Live, which is made by Ableton, is perhaps the most different of all the DAWs around. It has a nonlinear view which allows you to create and work in an environment free of the traditional timeline. Writing a song is most definitely not a linear process, and Live’s Session View allows you to collage ideas together as you go, play them side by side, try different orders, loop patterns while you compose etc. Another thing a whole lot of people are using Live for is live performance. Live is the brain behind everything from house of worship ensembles, to live loopers, DJ’s, electronic musicians, to full on arena tours.     

Ableton

Pros

1. Live mimics the way a lot of creative people's brains actually work and creates an environment which promotes creativity. Music, especially songs, don’t happen in a straight line from the first note to the last. Ableton is a forward thinking DAW that understands and promotes that process.

2. Sampling in Ableton is very easy and very fun. Its sampler, which comes with all versions of Live, allows you to chop samples for playback or create custom instruments out of audio files in a heartbeat.

3. Warping is the processes of making audio elastic, which allows you to speed up or slow down the timing of a piece of audio without affecting the pitch, and vice versa, allows you to pitch files up and down without affecting the speed. If you want to incorporate warped audio or are into creating remixes, Ableton is the place to be.

4. The software was originally created for live performance and that real time approach to making music is the cornerstone of the platform. If you’re interested in live looping, having playback tracks on stage, doing live effects processing, DJing, launching clips, synching two laptops etc or any combination thereof, Live is it. 

5. There is a slew or hardware options to use with Live that allow you to do everything from compose to arrange to mix and perform with options at lots of price points. Live will also allow you to custom MIDI map pretty much any controller around.  

Cons

1. Since Live was developed for live performance, it lacks some key audio editing functionality that you’ll find in other DAWs, most specifically comping. If you are the person who wants to record several takes of a vocal or instrumental and then edit them together, you don’t want to do this in Live. Can it be done? Yes. Is it meant for that? No.

2. If you’re coming from a linear DAW, Live can be quite an adjustment and one that you might not like at first. With anything innovative and new, sometimes you wish it worked like the other stuff and get frustrated when it doesn't. There’s a lot of functionality which is very Ableton, and that can be tough for those who have worked in another environment for a long time. That being said, once you hurdle that initial confusion, you get why so many people are using this DAW. 

3. Most of virtual instruments in Live aren’t easy to visually navigate, with the exception of Wavetable.  

Studio One

Studio One is becoming more popular every day and for a lot of good reasons, especially when it comes to writing songs. It has a few different workflows that borrow ideas from other DAWs and caters to different users which include the writer, the producer as well as the mix and mastering engineer. Studio One is generally easy to get started with and is a great choice if you’re feeling apprehensive about going down the tech rabbit hole.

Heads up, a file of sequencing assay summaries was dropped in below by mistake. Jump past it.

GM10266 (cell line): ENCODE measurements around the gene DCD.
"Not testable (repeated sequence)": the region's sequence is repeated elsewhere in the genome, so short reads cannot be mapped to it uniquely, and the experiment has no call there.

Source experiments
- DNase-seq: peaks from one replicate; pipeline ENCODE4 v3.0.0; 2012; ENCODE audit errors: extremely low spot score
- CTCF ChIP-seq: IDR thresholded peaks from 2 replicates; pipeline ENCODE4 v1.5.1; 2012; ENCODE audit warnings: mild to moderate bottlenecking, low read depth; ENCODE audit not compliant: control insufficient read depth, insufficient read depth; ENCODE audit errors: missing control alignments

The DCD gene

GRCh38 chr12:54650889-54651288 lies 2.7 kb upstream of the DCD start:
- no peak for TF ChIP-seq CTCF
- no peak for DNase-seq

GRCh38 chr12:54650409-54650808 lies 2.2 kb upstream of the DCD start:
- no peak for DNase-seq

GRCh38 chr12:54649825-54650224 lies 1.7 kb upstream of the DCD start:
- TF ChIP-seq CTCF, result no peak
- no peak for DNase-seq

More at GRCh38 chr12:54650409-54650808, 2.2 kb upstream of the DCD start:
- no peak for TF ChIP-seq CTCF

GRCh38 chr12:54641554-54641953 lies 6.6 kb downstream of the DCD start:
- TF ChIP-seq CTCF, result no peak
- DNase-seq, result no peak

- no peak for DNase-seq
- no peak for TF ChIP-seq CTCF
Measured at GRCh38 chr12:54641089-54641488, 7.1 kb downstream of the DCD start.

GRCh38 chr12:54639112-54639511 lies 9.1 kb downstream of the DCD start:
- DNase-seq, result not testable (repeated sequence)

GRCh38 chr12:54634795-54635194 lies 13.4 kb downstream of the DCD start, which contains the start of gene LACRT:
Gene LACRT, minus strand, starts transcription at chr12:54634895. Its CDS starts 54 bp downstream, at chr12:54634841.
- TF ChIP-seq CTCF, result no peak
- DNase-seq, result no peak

Pros

1. The scratchpad gives you alternative arrangements so you can have several different versions of a composition, each with their own arrangement of regions, automation, tempo etc all within the same session. It’s like an internal Save As, which will allow you to A/B things quickly or work on multiple iterations of the same idea.

2. The native effects, instruments and loops that come with Studio One sound great so you’re getting a lot of value and functionality when you purchase the software.

3. There’s a chord chooser tool which will allow you to try out different chords and progressions as well as modulate keys without completely rewriting your regions. It can also detect the key and chords of an audio file which makes it a powerful transcription tool.   

4. It will do all your send/return routing for you so you don’t have to go through the whole processes of creating aux tracks and routing via busses.

5. There’s an artist version for $99, which is slightly truncated, but has most if not all of the tools a songwriter would be looking for.

Cons

1. Not everyone is using Studio One yet so if you’re collaborating or sharing sessions, chances are that the other person probably isn’t a user and doesn’t have the software.

2. If you’re trying to import session data, like MIDI files, you’ll find this difficult.

3. It’s not the most stable of programs and it crashes more than one would like.

Studio One 4

Spire

The Spire app can be thought of as an iOS DAW. It integrates with the Spire hardware, Spire Studio, which is a slick and very high quality portable audio recording device.

You can record directly into the hardware without having to port around a mic, and everything you capture will automatically show up in the Spire app. It has the capability of taking whatever you created using the app/hardware and exporting the high-quality audio stems to a computer.

You can also airdrop the files right to another device or share them via other file sharing systems like google drive and dropbox. From there, you or a collaborator can easily import the stems into a DAW.

This is a powerful tool that will allow you to write in a more traditional setting while giving you the platform to create really high quality audio which is usable by you or a producer in any subsequent session you work on.    

Time to Choose

There’s no one DAW to rule them all, as much as you might wish there were, but hopefully the information in this article has helped to demystify what can be a confusing choice to make. In the end, it’s all about being able to get your ideas down, stay in control of your songs and see you vision through to the end.

Which DAW is the right one for you?